“Make no mistake, damage caps are arbitrary, wholly disregarding the nature of the injury and the pain experienced by the plaintiff. They make it harder to seek and recover compensation for medical injuries; extend unwarranted special protection to the medical industry; and remove the only effective deterrent to negligent medical care, since the medical profession has never done an effective job of disciplining negligent doctors.” [Read the full text of Mr. Cornelius’ letter here.]

What prompted Legislative Reforms of the Seventies?

During the seventies, physicians were experiencing higher than normal insurance premiums due to a sagging stock market and a decline in insurance company investment revenues. In the publication entitled “Trends Alert”, the Council for State Governments asserts that insurance rates are cyclical and coincide with the ups and downs of the stock market. The Council further claims that a rise in doctor’s insurance premiums occurs every ten years or so. The slump in the economy during the seventies created a crisis which forced insurance companies to raise their premiums at a time when modern medicine was employing more sophisticated forms of treatments and pharmaceutical therapies.

Tort Reform Legislation Overrides the Authority of the Jury System

The Seventh Amendment to the Constitution grants every citizen a right to a trial by a jury. Members of the jury are employed to hear the evidence of a case and to judge the facts. Juries set the awards which can be reduced by the judge if deemed unreasonable against the facts. Our juries act as an essential safeguard against government oppression, unchecked power and undue influence by special interests. Legislated caps on recovery of monetary awards granted by impartial juries have been a source of contention for constitutionalists and continue to be challenged across many fronts. On October 25, 2011, the Indiana Court of Appeals issued a preliminary opinion in the case of Plank v. Community Hospitals of Indiana, Inc. and State of Indiana stating that Mr. Plank, husband of the deceased, was entitled to an evidentiary hearing on the subject of the constitutionality of the State’s malpractice cap. While the Indiana Court of Appeals has routinely upheld the authority of legislators to enact tort reform laws, we’ll watch this case and keep you informed of their decision.

During the healthcare deliberations of twenty-ten, the meme on Capitol Hill was “tort reform” as the key to controlling costs. Insiders and lobbyists unsuccessfully pursued federal legislation that would unite the states. Today the American Tort Reform Association and several well-funded lobbying organizations representing the interests of insurance companies, medical, pharmaceutical and energy industries, and many other major corporations, chip away—state by state—at our jury system of justice by grabbing headlines with catch phrases like “legal abuse” and “runaway attorneys”. We are very fortunate to live in a country where opinions can be expressed. But good decisions by government representatives require a 360°examination of all sides of an issue by a curious public.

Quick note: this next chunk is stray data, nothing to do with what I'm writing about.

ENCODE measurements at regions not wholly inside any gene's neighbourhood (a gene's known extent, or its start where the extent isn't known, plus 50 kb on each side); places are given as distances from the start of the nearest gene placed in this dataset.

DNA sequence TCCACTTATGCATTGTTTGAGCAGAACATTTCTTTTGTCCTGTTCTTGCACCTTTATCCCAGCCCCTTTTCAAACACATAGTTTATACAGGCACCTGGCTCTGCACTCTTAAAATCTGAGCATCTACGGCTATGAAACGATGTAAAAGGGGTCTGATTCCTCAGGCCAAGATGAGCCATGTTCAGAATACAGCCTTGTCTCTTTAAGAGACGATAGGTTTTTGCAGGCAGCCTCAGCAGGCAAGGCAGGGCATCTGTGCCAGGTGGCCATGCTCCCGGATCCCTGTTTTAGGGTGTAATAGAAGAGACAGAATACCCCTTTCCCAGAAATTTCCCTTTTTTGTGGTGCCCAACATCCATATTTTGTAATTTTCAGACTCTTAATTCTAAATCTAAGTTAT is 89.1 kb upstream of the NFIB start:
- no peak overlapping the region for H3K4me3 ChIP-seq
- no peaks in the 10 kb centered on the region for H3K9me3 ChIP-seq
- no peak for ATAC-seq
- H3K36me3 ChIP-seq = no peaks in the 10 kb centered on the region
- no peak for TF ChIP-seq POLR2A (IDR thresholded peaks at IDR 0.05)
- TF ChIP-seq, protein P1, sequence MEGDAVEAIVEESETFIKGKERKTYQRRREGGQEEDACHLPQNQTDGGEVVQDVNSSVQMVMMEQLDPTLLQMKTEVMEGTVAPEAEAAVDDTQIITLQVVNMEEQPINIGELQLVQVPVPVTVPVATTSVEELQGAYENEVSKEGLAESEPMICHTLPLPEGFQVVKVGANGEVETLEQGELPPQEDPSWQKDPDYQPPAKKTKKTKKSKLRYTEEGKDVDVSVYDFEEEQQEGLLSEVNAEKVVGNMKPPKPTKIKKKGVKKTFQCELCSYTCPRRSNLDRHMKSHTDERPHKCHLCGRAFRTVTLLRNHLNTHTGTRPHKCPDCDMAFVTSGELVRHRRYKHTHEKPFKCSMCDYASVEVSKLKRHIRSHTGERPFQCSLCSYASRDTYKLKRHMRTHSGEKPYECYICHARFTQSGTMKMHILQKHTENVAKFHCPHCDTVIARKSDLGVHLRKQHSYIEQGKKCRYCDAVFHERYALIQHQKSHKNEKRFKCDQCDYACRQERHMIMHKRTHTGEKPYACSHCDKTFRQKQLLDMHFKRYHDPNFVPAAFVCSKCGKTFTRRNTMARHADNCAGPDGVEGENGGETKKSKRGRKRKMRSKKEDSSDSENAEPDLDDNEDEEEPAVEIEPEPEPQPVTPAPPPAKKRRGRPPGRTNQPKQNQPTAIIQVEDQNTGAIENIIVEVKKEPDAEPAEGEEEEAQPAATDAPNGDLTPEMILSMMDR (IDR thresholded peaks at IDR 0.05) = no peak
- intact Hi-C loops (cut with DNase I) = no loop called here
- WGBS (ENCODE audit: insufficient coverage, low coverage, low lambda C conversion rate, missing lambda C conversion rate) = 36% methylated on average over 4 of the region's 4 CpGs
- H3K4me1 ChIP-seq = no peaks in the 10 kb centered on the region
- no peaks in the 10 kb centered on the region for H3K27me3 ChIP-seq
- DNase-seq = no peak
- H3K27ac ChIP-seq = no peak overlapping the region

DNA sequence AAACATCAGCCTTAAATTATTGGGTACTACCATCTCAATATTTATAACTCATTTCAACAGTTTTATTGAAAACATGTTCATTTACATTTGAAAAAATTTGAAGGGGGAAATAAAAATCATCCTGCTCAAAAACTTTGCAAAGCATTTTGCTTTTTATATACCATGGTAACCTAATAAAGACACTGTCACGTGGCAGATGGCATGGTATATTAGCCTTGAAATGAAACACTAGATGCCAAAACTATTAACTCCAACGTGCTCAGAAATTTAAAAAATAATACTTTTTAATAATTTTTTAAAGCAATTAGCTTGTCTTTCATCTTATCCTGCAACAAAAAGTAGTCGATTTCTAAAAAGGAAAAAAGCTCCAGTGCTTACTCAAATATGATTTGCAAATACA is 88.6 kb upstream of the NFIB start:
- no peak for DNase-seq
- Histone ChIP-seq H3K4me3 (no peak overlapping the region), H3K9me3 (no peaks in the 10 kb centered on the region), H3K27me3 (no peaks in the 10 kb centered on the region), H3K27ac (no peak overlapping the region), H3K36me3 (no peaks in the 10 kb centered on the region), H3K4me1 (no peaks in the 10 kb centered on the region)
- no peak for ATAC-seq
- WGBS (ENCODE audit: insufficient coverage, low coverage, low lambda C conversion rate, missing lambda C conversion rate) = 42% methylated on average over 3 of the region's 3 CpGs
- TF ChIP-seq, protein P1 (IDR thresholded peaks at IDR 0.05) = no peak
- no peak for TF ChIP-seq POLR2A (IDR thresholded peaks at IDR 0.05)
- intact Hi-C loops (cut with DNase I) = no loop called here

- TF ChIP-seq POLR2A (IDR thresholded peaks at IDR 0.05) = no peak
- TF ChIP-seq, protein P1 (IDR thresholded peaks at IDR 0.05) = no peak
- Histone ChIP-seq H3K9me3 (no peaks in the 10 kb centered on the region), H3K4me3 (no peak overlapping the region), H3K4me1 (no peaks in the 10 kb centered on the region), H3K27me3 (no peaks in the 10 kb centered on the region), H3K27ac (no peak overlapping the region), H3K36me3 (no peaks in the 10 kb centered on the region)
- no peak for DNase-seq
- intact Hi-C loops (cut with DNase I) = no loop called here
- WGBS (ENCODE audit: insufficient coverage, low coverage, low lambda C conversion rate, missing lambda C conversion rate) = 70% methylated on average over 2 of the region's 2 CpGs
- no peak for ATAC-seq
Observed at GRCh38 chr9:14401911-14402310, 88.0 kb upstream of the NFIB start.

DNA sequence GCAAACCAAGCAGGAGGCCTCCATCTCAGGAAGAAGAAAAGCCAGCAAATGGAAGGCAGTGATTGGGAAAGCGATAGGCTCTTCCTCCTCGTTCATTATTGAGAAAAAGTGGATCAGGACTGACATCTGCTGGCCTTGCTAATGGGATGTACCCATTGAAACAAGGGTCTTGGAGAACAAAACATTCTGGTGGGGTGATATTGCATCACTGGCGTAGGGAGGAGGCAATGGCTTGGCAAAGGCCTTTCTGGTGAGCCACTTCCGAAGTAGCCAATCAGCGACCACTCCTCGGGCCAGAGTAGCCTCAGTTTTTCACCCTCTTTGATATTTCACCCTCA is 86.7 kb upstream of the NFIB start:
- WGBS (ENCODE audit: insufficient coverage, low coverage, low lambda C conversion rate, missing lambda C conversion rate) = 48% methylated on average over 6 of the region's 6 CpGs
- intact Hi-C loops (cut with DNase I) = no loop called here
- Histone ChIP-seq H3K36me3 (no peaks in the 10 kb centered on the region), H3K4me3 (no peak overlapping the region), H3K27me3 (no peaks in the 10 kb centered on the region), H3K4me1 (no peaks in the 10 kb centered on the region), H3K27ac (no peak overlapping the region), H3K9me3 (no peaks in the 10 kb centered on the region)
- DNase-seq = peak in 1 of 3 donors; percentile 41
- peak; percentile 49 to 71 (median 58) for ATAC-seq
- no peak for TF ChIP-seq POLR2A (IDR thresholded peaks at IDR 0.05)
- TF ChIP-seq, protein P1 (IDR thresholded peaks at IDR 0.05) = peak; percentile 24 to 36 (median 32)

You can view Indiana’s legislation at http://www.in.gov/legislative/ic/code/title34/ar18/.

Trial lawyers representing hurt and injured

The law firm of Ward & Ward has more than eighty-five years of legal experience with personal injury and wrongful death claims and continues to seek justice for clients that have been harmed by the negligence of others. Our firm receives no legal fees or expenses unless we collect damages on your behalf. Call Charlie Ward today for a free evaluation of your claim.

By Charlie Ward

Ward & Ward Law Firm
728 S Meridian St
Indianapolis, IN 46225
317-639-9501

 

Tort Reform for Acts of Medical Negligence – Is it the Best We Can Do for Injured Parties?

Indiana’s tort reform endeavorsCall Charlie Ward at 317-639-9501

Unless you’ve been harmed by the negligence of a health care provider, you probably aren’t aware that in 1975 Indiana led the nation in tort reform legislation, placing caps on medical negligence claims. The stated aims of Indiana’s tort reform endeavors were two-fold: to keep physicians from fleeing Indiana during the malpractice crisis of the seventies; and to keep healthcare costs to a manageable level.

During the national healthcare debate of 2010, we heard a lot from Washington about “tort reform” as a necessary precursor to reducing health care costs across the nation. However, most states have already enacted their own brands of tort reform. Washington insiders unsuccessfully sought unifying legislation that would wrench the authority from the states and seat it in the lap of federal legislation. Presently, the objective of the American Tort Reform Association is to fight this battle on a state by state basis. Today, most states have some form of tort reform on the books. Indiana Code Annotated § 34-18-14-3 addresses “Recovery Limitations” also known as “caps” for medical negligence claims.

The earliest Indiana legislation stipulated that prior to 1990, the total amount recoverable for an act of medical negligence or the wrongful death of a patient by a medical caregiver may not exceed $500,000. Since 1975, legislators have twice increased the awards. Currently, for claims accruing on or after July 1st, 1999, the total maximum amount awarded to the plaintiff is capped at $1,250,000. On their website, the Indiana State Medical Association clearly states: